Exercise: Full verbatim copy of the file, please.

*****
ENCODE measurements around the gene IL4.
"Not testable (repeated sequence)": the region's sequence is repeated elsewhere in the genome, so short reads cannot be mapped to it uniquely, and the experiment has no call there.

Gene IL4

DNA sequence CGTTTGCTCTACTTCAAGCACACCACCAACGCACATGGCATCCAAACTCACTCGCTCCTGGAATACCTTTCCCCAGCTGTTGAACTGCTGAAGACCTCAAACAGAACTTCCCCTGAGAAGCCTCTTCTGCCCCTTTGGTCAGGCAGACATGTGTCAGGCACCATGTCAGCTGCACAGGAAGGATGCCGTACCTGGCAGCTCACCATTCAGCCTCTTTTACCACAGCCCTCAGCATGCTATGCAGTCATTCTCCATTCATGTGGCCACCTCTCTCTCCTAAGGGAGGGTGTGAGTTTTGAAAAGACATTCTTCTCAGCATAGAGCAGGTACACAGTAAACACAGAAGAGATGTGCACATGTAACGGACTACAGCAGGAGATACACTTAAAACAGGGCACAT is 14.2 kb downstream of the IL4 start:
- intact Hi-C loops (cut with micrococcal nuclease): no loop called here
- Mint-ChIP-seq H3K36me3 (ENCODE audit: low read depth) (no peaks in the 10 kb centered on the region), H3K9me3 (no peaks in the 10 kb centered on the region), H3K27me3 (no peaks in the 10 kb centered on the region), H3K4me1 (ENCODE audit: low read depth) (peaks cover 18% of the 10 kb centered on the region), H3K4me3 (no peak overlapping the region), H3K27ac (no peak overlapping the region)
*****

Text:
ENCODE measurements around the gene IL4.
"Not testable (repeated sequence)": the region's sequence is repeated elsewhere in the genome, so short reads cannot be mapped to it uniquely, and the experiment has no call there.

Gene IL4

DNA sequence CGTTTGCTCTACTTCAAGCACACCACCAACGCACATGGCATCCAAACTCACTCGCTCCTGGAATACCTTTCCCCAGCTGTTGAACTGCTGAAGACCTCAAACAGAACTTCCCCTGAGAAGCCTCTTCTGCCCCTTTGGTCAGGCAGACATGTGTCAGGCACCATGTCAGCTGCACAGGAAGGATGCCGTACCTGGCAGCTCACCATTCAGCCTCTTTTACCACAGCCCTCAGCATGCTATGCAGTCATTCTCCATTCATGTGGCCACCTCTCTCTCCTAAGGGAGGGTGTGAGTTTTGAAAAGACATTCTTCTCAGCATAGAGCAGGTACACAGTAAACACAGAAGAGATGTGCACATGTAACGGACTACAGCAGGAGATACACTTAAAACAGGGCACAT is 14.2 kb downstream of the IL4 start:
- intact Hi-C loops (cut with micrococcal nuclease): no loop called here
- Mint-ChIP-seq H3K36me3 (ENCODE audit: low read depth) (no peaks in the 10 kb centered on the region), H3K9me3 (no peaks in the 10 kb centered on the region), H3K27me3 (no peaks in the 10 kb centered on the region), H3K4me1 (ENCODE audit: low read depth) (peaks cover 18% of the 10 kb centered on the region), H3K4me3 (no peak overlapping the region), H3K27ac (no peak overlapping the region)